Fireworks

The earliest known documentation of fireworks, or more specifically “firecrackers,” dates back to 7th century China when they were noted for their loud sound. Over time, technology developed, and by 1264, Chinese records make mention of a rocket propelled firework that scared the Empress Dowager. Not surprisingly, the Chinese were also credited with discovering gun powder, a substance similar to that used in fireworks.
July 4th History -- Great for reading aloud with the family!

How They Work

Fireworks go off with a bang because they contain a substance called black powder. When a flame makes contact with the powder, it explodes. For aerial displays, black powder is generally mixed with metallic salts that produce colors when they burn. For example, lithium salts produce red, sodium salts produce yellow and copper salts produce blue.

Black powder and metallic salts are compressed into pellets called “stars” and are placed in a shell made out of paper (or other substance that burns easily). The shell is propelled into the air with gunpowder or compressed air (a method pioneered by Disneyland in 2004), and a special time fuse ignites the stars for a beautiful fireworks display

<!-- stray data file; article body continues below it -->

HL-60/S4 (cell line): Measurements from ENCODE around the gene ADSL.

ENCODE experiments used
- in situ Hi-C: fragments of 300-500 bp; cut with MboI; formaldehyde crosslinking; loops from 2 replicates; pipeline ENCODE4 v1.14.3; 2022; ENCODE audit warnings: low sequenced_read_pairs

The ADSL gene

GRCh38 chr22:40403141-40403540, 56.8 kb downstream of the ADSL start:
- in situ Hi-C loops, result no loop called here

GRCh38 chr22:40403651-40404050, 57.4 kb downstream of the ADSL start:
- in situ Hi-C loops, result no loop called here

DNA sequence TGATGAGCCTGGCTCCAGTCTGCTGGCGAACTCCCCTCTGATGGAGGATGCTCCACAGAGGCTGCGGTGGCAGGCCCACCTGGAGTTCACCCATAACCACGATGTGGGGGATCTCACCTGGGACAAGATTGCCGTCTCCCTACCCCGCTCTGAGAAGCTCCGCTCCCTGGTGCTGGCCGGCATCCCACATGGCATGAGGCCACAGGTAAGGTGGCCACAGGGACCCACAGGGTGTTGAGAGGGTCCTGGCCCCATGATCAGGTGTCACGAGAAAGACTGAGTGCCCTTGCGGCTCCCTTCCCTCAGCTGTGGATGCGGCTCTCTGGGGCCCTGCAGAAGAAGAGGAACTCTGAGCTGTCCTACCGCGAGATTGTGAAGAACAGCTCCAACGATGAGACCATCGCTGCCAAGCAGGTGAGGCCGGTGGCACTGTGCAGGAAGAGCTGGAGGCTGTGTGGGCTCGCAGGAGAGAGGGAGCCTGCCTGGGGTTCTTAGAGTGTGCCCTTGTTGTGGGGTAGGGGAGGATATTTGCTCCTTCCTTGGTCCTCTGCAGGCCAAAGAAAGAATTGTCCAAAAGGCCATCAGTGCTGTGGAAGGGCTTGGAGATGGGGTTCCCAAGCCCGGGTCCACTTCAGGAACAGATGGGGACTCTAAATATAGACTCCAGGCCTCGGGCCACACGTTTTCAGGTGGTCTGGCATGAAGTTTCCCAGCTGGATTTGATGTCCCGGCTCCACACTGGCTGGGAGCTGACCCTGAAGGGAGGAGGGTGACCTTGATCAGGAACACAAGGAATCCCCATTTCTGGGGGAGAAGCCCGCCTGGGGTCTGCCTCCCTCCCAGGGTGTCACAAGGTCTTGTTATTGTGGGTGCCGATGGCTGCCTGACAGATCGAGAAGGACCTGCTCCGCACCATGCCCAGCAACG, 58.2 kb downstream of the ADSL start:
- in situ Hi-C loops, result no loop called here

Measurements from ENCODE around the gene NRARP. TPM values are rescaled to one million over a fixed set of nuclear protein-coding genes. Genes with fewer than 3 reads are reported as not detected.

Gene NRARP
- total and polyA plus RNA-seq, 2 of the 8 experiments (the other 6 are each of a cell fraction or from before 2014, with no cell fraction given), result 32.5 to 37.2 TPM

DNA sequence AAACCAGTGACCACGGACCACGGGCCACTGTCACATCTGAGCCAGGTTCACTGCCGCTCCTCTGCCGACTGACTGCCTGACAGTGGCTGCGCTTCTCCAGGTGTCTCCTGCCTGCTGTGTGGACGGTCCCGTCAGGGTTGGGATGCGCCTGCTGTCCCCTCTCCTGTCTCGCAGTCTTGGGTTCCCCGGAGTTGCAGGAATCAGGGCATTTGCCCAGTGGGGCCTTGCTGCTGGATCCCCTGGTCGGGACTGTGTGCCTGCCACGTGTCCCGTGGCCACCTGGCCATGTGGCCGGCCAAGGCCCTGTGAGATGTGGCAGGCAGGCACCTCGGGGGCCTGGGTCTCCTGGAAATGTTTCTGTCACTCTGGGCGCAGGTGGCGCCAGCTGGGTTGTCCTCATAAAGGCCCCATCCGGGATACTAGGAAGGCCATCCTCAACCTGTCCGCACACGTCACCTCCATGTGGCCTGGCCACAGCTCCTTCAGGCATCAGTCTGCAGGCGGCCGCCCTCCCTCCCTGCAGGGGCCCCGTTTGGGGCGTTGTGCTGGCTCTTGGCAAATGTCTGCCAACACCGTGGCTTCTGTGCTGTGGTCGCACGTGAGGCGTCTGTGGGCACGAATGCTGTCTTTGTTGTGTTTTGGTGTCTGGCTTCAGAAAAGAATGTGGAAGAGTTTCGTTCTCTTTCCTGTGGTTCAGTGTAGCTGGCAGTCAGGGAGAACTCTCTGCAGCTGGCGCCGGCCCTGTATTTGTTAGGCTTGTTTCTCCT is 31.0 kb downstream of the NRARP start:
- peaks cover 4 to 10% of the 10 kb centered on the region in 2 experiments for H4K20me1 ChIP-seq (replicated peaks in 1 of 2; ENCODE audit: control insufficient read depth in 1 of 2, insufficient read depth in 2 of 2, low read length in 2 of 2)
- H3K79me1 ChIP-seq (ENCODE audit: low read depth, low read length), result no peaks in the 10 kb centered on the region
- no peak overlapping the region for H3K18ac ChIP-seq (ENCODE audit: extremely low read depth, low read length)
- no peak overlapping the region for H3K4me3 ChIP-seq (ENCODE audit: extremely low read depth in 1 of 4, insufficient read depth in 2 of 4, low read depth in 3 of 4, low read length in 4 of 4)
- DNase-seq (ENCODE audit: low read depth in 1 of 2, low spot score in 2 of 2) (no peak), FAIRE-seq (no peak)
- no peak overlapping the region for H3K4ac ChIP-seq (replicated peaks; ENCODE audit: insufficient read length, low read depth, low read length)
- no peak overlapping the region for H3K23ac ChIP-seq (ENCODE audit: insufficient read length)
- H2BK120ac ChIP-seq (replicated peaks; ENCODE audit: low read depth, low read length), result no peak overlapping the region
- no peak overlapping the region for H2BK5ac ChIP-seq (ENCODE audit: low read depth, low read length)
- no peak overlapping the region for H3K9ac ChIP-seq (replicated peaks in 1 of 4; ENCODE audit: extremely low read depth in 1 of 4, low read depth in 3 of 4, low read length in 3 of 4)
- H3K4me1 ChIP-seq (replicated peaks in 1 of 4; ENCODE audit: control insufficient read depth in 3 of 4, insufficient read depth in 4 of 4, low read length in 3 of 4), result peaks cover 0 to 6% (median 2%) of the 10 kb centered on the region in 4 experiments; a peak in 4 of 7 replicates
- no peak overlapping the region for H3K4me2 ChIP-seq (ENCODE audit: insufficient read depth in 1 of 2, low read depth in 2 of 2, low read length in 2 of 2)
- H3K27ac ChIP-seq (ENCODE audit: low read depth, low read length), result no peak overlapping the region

Celebrations

With time, fireworks made their way to Europe (possibly brought from China by the Italian explorer Marco Polo) and were used to celebrate significant events like military victories, religious festivals, and the crowning of kings and queens.

Because of its association with important events, the science of firework making developed into a respected profession. Experienced fireworks handlers, called “firemasters,” were known to create dazzling displays of light and sound. But, it was usually their assistants who had the dangerous job of setting them off. Sadly, it was common for these assistants to be seriously injured or even killed.

Despite their danger, fireworks have never ceased to be a popular form of entertainment and a joyous part of celebrations. Early American settlers brought their enthusiasm for fireworks to the continent and used them for various occasions throughout colonial history. However, the first anniversary celebrations of independence in 1777 marked the most widespread use of fireworks in a shared American celebration, and the tradition continues to this day.

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